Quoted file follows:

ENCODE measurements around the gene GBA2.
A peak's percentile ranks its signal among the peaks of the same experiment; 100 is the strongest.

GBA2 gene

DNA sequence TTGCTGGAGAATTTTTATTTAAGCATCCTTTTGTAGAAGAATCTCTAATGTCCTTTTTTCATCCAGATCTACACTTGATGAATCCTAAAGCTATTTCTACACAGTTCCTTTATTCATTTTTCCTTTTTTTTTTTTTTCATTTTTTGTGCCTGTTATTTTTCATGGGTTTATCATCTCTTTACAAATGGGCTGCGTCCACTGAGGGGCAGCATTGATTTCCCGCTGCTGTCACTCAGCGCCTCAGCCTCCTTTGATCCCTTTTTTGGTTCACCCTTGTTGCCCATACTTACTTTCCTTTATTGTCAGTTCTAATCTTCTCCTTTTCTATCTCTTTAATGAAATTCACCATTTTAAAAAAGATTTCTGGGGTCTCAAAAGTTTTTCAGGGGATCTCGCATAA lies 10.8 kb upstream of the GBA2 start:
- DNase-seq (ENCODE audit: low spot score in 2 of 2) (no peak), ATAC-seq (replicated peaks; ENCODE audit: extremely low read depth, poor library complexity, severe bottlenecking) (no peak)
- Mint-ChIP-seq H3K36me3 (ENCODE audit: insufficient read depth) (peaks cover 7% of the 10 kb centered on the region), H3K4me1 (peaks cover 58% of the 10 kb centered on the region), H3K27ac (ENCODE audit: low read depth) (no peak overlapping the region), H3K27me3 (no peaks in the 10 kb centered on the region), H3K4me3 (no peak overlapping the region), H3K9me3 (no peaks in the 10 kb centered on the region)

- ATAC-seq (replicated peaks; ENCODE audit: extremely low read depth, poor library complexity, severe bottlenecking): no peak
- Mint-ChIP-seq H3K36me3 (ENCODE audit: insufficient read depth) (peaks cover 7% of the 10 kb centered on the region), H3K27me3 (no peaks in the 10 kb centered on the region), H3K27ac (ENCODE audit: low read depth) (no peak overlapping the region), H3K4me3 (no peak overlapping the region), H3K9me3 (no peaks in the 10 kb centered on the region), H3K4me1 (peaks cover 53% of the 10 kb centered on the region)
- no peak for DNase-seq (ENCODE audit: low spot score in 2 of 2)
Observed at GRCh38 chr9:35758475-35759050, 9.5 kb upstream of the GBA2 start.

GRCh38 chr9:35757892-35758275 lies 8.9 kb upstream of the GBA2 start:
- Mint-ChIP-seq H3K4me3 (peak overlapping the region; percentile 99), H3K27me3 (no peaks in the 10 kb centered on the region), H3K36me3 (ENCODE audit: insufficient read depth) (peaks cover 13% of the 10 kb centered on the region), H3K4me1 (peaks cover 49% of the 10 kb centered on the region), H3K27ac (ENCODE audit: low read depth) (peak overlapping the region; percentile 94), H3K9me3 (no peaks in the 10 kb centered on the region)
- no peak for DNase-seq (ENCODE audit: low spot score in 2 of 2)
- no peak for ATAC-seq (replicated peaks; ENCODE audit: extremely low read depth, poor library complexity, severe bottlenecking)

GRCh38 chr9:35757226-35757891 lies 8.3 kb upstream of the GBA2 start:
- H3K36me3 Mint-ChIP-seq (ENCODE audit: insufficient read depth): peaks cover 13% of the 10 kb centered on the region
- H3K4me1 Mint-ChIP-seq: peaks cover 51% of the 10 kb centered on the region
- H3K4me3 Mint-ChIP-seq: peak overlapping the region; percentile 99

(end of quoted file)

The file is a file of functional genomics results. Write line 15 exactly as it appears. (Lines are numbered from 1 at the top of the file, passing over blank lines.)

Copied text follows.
GRCh38 chr9:35757226-35757891 lies 8.3 kb upstream of the GBA2 start: